Paying students to go rural
Mark Maassen, executive director of the Missouri Press Association, has heard staffing concerns from local papers all over the state, and he said buyers aren’t always prepared for that issue when taking over a paper — whether they’ve acquired it from a national chain or intervened to save it from impromptu closure by cash-strapped ownership.
Maassen has one potential solution: a scholarship program that pays students at the Missouri School of Journalism in Columbia, Mo., $10,000 per year for four years, in exchange for a commitment to work at a local newspaper for at least two years after they graduate (recipients will also likely take an internship at a local paper during their education). The Rural Missouri Newspaper Scholarship’s first two recipients were announced in March.
It’s a program that takes cues from similar efforts in other industries, such as medicine, to increase the flow of qualified professionals to rural areas. Maassen hopes it will hasten a return to a view of rural newspapers as — at the very least — legitimate stepping stones in the careers of young journalists, even those ultimately seeking larger markets.
“We feel there is an opportunity here to establish a pipeline of Missouri J-School graduates who can gain unbelievable experience as editors, for example, at local newspapers,” Maassen said. “If a paper is struggling to find a qualified editor, here is one answer.”
It’s not the only initiative of its kind; a similar program, launched in 2019, is offered through the University of New Mexico (UNM) in partnership with the nonprofit New Mexico Local News Fund. Like the Missouri program, students from underrepresented backgrounds are encouraged to apply, and an internship for undergraduates is also offered.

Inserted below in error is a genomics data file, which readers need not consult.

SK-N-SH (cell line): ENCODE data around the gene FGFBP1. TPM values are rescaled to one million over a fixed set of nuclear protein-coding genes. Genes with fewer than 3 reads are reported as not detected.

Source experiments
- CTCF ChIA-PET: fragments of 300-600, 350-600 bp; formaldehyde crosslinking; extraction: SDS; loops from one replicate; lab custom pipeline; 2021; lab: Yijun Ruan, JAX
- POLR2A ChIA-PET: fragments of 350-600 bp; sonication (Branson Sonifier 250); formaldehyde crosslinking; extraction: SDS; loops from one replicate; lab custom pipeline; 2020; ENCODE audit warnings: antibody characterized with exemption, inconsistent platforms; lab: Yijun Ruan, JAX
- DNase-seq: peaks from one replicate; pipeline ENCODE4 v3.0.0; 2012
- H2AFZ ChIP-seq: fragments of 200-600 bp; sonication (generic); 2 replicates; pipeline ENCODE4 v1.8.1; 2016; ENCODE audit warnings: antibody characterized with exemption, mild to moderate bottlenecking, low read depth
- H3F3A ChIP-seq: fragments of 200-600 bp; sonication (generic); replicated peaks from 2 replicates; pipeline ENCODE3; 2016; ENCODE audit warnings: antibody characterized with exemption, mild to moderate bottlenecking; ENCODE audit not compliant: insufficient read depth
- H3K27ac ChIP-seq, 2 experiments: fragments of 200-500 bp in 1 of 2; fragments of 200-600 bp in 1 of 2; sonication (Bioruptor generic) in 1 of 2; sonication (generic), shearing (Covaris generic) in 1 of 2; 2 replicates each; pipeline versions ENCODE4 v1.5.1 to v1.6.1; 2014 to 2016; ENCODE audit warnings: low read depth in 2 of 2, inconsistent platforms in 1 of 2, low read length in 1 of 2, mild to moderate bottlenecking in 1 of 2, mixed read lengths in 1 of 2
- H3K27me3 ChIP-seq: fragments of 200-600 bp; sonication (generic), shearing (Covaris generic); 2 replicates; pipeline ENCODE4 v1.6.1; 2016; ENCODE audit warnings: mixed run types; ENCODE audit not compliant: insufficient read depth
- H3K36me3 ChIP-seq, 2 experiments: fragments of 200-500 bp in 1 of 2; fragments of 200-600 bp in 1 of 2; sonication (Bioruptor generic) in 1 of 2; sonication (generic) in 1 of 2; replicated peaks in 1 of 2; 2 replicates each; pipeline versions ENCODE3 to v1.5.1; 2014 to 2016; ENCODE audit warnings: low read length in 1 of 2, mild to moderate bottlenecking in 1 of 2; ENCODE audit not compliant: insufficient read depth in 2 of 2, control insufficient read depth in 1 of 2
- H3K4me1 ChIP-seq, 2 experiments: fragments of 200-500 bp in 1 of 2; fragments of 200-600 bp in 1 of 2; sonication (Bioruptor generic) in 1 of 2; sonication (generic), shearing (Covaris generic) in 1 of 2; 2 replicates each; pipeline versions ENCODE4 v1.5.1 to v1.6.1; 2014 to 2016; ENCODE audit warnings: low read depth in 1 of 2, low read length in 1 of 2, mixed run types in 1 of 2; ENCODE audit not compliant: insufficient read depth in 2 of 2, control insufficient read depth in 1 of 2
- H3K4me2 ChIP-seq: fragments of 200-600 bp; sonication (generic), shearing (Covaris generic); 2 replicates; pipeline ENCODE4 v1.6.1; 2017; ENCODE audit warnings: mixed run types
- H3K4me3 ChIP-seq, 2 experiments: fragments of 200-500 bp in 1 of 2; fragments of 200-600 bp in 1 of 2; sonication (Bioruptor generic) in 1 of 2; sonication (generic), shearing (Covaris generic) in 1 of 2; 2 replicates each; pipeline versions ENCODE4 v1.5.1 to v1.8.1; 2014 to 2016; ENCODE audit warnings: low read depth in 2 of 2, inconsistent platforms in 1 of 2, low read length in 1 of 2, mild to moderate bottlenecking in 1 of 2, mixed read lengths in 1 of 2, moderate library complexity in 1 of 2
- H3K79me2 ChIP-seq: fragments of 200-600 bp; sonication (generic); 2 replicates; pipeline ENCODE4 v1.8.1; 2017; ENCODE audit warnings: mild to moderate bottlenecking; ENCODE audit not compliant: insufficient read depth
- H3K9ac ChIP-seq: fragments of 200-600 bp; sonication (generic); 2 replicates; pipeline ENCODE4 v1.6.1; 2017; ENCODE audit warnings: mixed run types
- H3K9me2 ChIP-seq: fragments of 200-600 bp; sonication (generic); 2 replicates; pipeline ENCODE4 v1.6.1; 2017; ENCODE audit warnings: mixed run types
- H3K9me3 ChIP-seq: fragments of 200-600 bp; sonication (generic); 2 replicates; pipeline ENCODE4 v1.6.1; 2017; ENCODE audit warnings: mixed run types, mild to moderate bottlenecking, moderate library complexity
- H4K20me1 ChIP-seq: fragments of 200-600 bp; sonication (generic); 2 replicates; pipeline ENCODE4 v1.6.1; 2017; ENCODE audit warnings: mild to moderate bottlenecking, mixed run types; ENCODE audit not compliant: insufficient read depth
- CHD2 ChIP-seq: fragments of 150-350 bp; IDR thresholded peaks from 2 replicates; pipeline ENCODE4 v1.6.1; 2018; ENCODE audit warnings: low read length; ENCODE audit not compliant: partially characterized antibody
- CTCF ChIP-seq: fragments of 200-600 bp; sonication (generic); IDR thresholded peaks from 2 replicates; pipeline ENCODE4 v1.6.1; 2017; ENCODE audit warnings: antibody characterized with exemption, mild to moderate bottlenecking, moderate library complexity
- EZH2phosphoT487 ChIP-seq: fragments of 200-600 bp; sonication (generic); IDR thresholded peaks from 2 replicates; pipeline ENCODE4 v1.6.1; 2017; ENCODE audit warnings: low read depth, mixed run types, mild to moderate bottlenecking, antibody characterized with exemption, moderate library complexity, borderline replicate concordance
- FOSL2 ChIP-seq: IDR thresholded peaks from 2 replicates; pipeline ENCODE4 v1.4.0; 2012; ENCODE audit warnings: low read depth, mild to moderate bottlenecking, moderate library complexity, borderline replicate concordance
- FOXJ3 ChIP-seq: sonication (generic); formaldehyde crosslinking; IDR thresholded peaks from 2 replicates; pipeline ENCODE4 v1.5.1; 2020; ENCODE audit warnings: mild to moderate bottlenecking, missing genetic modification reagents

But instead of providing a scholarship in exchange for a commitment after graduation, New Mexico’s Local News Fellowship Program directly pays newsrooms — not only newspapers, but broadcast stations as well, and not exclusively in small or rural markets — to hire their graduates for nine months, to the tune of $24,000 in a state usually considered one of the poorest in the country. Gwyneth Doland, term faculty at UNM’s department of communication and journalism, said the salary has turned out to be more than many rural journalists make, revealing an unexpected benefit for the fellows (five this year, up from four the year before).
“We are nudging in the direction of getting these young people paid more, and we’re happy about that,” Doland said.